PBW finished yesterday just below its 52-week high of 20.17, which was set on April 25, 2007. With its recent tightening of consolidation, it looks as though PBW will soon break out above this level. Note that PBW is a low-volatility ETF, so increased share size may be necessary if trading or investing in it.
A newer player to the alternative energy ETF market is the Market Vectors Global Alternative Energy (GEX). Comprised of just thirty stocks, GEX differs significantly from the composition of PBW. The biggest difference is that only 40% of the underlying assets in GEX are American companies. The majority of its assets are from European companies, with about 7% Chinese thrown in for good measure. Conversely, PBW is comprised solely of American companies. 49% of the holdings in GEX are mid-cap companies, 20% are large-cap, and 31% are small-cap. PBW, on the other hand, has practically no exposure to large-cap stocks. GEX has a limited price history, but has been trending steadily higher since it came to market just one month ago. Over the past two sessions alone, GEX has gained 2.0%. That compares to a 0.3% loss in the S&P 500 and a flat Nasdaq during the same period. Below is a daily chart of GEX:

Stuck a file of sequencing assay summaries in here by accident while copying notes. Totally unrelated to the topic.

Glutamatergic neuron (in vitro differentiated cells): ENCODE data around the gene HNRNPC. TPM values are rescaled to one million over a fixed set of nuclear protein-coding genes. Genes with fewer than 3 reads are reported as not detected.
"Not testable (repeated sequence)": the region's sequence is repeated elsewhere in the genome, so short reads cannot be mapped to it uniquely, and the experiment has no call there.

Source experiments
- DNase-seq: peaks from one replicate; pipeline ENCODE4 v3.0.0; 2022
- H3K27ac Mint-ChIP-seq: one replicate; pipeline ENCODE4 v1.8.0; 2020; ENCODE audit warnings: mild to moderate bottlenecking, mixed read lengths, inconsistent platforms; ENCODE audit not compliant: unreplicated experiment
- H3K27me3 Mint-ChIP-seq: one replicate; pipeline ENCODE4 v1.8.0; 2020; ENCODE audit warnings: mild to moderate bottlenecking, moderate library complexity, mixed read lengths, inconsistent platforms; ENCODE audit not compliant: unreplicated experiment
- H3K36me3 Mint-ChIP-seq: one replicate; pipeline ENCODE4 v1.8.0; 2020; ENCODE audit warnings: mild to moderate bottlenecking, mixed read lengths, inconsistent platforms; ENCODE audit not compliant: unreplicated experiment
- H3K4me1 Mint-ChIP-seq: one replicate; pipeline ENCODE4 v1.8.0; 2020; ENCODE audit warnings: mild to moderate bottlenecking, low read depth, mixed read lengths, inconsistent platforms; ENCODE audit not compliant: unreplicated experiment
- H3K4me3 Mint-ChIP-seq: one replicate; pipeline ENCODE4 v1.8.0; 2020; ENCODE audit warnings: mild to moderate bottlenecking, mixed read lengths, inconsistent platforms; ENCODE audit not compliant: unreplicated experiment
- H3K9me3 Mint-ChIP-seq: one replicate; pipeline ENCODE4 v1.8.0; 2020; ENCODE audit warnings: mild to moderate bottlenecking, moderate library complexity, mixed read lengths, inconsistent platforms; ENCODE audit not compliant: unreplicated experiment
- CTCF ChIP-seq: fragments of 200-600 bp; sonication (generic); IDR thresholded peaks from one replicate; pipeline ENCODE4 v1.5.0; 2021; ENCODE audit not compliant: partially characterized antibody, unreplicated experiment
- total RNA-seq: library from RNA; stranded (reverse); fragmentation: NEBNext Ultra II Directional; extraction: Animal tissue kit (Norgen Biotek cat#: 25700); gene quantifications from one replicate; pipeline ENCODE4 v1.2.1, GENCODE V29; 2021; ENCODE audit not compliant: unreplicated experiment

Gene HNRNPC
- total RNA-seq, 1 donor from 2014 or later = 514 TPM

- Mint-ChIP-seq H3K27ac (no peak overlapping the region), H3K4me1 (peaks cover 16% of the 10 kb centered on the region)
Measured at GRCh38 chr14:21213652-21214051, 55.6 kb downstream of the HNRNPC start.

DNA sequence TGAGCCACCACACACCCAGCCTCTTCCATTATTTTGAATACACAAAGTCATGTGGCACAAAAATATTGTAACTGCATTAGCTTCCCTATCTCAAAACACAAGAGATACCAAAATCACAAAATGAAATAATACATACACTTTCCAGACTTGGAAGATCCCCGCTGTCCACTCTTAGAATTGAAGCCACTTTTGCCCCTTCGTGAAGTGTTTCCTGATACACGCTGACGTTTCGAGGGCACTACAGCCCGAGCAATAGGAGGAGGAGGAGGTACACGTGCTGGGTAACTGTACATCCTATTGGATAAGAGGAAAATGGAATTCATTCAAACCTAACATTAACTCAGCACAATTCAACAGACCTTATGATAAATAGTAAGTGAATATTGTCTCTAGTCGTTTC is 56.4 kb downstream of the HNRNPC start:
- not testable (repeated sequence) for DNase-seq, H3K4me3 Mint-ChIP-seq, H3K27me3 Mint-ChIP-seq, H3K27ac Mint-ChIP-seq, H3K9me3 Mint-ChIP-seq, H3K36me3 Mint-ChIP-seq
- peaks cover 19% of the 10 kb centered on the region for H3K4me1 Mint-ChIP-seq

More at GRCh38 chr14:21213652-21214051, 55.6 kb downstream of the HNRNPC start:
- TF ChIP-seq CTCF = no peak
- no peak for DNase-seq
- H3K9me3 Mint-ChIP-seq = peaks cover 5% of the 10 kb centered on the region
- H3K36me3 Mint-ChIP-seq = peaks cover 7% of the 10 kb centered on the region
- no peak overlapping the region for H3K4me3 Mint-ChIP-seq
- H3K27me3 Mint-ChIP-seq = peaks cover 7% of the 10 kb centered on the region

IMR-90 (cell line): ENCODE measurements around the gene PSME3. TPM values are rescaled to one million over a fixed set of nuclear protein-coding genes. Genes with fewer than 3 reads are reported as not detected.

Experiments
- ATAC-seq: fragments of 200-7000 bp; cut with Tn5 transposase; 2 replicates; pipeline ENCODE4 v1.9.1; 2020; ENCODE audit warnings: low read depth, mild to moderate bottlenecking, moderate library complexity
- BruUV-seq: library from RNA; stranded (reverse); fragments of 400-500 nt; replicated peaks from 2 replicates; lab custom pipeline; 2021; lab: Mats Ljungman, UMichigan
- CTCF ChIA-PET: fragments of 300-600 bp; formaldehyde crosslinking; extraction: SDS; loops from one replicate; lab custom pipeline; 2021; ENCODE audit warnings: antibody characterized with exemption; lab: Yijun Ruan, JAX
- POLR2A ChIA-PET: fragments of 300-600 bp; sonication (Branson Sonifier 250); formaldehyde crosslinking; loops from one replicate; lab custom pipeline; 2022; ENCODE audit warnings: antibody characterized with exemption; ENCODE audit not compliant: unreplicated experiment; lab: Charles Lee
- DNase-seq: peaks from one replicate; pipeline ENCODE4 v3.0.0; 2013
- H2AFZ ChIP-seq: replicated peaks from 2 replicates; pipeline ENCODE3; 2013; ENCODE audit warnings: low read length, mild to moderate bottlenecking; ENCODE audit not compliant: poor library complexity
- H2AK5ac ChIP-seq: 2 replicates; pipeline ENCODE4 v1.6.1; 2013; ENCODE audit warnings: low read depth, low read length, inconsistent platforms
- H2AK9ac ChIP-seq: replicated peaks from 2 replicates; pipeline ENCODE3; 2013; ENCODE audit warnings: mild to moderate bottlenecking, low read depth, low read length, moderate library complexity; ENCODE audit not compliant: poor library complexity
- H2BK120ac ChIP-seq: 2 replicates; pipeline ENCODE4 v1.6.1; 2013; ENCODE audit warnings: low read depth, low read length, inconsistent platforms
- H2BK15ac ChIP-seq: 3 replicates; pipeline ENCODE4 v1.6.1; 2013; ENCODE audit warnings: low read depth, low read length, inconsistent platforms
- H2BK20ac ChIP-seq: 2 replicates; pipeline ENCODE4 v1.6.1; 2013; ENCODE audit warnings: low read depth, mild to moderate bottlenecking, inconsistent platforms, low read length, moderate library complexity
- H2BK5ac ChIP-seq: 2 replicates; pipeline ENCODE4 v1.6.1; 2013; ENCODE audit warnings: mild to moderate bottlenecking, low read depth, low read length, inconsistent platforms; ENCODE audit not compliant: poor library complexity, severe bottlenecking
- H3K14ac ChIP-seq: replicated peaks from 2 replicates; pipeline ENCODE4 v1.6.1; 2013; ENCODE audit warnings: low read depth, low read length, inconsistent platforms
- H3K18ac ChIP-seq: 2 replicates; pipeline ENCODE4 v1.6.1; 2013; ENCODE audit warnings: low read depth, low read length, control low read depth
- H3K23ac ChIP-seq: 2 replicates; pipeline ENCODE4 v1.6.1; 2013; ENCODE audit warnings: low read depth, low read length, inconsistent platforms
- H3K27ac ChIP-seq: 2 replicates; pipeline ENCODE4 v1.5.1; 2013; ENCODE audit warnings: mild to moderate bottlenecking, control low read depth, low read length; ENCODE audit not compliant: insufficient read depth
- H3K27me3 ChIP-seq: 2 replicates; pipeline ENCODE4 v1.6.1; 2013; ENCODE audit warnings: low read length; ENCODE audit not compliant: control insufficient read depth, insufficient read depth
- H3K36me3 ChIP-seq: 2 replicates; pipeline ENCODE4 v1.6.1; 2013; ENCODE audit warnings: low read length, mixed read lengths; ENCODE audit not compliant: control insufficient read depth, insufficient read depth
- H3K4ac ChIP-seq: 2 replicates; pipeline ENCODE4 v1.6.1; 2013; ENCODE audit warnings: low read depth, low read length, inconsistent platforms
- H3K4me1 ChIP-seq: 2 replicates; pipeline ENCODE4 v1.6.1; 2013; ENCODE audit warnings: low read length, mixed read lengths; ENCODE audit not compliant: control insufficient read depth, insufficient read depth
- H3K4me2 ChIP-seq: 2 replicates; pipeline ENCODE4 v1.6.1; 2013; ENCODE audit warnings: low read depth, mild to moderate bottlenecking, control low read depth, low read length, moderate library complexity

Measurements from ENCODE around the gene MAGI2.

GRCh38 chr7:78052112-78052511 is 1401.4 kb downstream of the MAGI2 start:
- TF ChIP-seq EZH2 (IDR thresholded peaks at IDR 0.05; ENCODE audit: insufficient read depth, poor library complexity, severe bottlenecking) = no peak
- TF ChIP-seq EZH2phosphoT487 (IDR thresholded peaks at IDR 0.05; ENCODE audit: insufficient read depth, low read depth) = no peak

The relative strength of GEX over the past week makes it one of the strongest ETFs in at least the short-term. We’re currently stalking GEX for a potential buy entry point, either on a pullback or subsequent price consolidation. Solar stocks such as SPWR or FSLR are great if you trade individual stocks, but those who invest only in ETFs will find GEX to be a more diverse, lower-volatility way of participating in not only the solar energy field, but global alternative energy as a whole.
In the June 4 issue of The Wagner Daily, we noted that the Utilities HOLDR (UTH) would likely resume its downward correction if it failed to get back above its 20-day EMA. It subsequently showed relative weakness to the market that day, dipped below its 50-day MA, but recovered to close above it. Yesterday, however, was another story. UTH gapped down to open below its 50-day MA, then promptly slid below the prior day’s low. In anticipation of short-term downward momentum, we sold short UTH on the open. The trade is already showing an unrealized gain of more than a point, but we only plan to hold UTH short for no more than a few days, in order to capture short-term downward momentum on the break of the 50-day MA. A probe below support of the May 25 low is our near-term price target:
Despite substantial losses in the Shanghai market over the past week, the iShares Xinhua China 25 (FXI) has ignored the trend. When the Shanghai exchange fell more than 6% on June 4, FXI curiously lost only a few cents. When the Shanghai market recovered a bit of its loss yesterday, it sent FXI more than a point higher and stopped us out. Because FXI is comprised of large-cap stocks, a bit of relative strength would be understandable, but such huge divergence is very unusual.